America Needs a Resilient Energy Supply Chain


Rep. Adrian Smith

By Rep. Adrian Smith

With the summer growing and travel season upon us, the cost of energy is top-of-mind for many. Unfortunately, the Biden administration continues to barrel down a dead end of poorly considered energy policy. Since President Biden took office, the Consumer Price Index shows prices have skyrocketed and stayed high as gasoline prices are up 55.5 percent, airfare is up 38.2 percent, and electricity is up 28.5 percent. It’s clear the president’s attempts to pick and choose industry winners and losers and spend his way out of the economic challenges he has created have only added fuel to the fire of inflation and made American consumers and industry more dependent on our global adversaries.

Last month, under pressure from a bipartisan congressional coalition to support relief at the fuel pump, the Environmental Protection Agency (EPA) finally granted an emergency waiver to allow E15 sales this summer. While I appreciate the EPA’s announcement, ongoing emergency waivers are not a long-term solution. Restrictions on E15 are outdated and backwards, and President Biden has no good reason to withhold support for year-round E15. I will continue working to advance my bill, the Consumer and Fuel Retailer Choice Act, to provide long-term certainty for producers by authorizing permanent, year-round access to E15.

President Biden’s decisions to cancel the Keystone XL pipeline, cancel all federal petroleum drilling lease sales, undermine electric grid reliability through crushing power plant rules, and inexplicably cut off liquid natural gas exports have disadvantaged consumers and hampered productivity across industries. To make matters worse, the administration has also failed to champion market access for American producers. Meanwhile the administration has neglected to enforce sanctions on Iran’s oil industry and the rogue state’s oil exports has hit a six-year high. This is bad for American workers, our economic growth, and our allies.

Recently the White House exposed glaring problems with its own electric vehicle (EV) mandate as it relaxed rules governing the sourcing of critical minerals, many of which are mined in China, further opening up a tax credit to Chinese automakers. The U.S. continues to lose ground to China as the Chinese Communist Party (CCP) pours resources into maintaining dominance over well over half the world’s market for critical minerals necessary for EV batteries such as graphite, nickel, cobalt, and lithium.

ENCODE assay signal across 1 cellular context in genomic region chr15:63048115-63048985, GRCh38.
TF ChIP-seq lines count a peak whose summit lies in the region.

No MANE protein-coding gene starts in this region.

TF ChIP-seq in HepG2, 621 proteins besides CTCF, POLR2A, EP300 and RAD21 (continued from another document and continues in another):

There is no excuse for this. We have domestic sources to mine many of these same minerals more cleanly than China if we encourage their development. On April 17, I supported passage of legislation in the Ways and Means Committee to close the tax credit loophole favoring Chinese manufacturers.

Simultaneously, the administration has imposed tariffs on China-made EVs. This illustrates how unfeasible Biden’s EV mandate is. Mandating consumer adoption of a product suffering supply chain problems while artificially tamping down supply is a recipe to inflate prices on EVs—already a prohibitively expensive option for many Americans.

While the Strategic Petroleum Reserve (SPR) remains at record lows, this week the administration took action to close the Northeast Gasoline Supply Reserve and sell its one million barrels of fuel rather than resupply the SPR. It seems obvious to say, but the SPR cannot be tapped without putting taxpayers on the hook to refill it and maintain a national security liability. Instead of borrowing from tomorrow to save his own hide today, President Biden should admit his energy policy is driving up prices.

Pres. Biden is waging a war on affordable energy, and hard-working Americans are the casualties. In light of the supply chain vulnerabilities highlighted by the COVID pandemic, we need a flexible, all-of-the-above strategy to achieve and maintain energy resilience, keep costs under control, and boost domestic production.

This includes rolling back policies harmful to American consumers like electric vehicle mandates and restricting petroleum production while draining the SPR, engaging with willing partners around the world to reduce trade barriers through enforceable trade agreements, and confronting price distortion caused by the CCP across all industries.